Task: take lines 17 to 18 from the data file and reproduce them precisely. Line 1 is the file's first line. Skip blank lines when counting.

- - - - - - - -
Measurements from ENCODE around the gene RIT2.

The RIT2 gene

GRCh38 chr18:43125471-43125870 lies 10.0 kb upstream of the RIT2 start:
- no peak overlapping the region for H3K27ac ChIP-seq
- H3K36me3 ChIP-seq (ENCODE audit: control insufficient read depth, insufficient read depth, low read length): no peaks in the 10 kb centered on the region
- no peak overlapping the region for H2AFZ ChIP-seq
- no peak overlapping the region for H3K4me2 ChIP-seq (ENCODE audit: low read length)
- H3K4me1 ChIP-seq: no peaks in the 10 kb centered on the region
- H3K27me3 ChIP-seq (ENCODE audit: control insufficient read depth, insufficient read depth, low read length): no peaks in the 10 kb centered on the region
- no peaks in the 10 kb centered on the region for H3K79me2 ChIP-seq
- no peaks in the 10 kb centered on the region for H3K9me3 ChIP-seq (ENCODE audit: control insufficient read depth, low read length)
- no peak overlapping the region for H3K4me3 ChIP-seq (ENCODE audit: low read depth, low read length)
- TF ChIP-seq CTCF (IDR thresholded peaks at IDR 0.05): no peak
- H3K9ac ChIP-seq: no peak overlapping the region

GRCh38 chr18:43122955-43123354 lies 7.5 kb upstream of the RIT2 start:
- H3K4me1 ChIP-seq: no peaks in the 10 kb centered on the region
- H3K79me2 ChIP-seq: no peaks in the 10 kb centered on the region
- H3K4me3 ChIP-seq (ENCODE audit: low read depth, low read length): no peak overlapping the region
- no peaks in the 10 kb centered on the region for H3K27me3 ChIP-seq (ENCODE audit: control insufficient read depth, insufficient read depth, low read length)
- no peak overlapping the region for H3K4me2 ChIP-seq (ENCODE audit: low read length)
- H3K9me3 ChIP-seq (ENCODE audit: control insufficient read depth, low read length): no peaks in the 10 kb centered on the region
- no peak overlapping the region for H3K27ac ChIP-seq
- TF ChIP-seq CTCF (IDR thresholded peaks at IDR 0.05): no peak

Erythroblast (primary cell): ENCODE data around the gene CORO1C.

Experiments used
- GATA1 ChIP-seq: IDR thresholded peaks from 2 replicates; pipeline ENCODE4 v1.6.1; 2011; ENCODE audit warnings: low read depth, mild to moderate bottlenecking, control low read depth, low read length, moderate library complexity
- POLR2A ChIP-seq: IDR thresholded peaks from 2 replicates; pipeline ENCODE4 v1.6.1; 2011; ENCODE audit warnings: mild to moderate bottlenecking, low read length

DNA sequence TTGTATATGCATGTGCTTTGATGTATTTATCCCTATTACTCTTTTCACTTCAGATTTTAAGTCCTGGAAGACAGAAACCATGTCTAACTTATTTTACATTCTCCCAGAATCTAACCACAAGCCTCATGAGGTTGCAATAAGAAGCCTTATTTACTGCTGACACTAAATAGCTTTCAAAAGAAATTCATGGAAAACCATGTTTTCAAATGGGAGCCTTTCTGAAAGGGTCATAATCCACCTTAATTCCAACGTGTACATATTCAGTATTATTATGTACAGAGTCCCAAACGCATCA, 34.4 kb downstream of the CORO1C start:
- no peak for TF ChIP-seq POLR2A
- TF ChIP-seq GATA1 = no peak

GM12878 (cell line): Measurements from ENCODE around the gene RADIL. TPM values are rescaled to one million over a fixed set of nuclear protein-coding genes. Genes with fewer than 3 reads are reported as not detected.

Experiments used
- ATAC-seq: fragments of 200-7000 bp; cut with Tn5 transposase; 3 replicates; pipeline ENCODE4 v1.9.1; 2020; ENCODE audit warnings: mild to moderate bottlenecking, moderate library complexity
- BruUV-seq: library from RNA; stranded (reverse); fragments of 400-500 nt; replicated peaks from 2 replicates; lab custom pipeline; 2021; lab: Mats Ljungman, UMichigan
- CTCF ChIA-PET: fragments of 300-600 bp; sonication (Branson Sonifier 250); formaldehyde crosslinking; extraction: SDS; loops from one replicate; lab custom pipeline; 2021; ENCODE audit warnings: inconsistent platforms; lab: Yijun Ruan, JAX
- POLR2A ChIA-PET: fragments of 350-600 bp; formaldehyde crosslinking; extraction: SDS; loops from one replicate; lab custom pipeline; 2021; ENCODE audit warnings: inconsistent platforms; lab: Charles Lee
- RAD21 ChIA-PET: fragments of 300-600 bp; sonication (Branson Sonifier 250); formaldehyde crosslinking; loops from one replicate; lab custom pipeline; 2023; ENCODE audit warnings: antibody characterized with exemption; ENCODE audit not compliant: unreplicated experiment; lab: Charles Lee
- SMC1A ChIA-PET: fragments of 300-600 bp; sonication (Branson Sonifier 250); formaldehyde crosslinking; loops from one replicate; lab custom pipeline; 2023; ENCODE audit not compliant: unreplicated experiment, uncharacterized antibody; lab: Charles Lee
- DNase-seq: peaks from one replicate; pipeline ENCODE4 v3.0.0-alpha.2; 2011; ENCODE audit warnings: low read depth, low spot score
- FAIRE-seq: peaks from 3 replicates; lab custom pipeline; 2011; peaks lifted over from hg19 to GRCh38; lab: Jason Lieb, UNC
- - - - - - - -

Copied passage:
- H3K79me2 ChIP-seq: no peaks in the 10 kb centered on the region
- H3K4me3 ChIP-seq (ENCODE audit: low read depth, low read length): no peak overlapping the region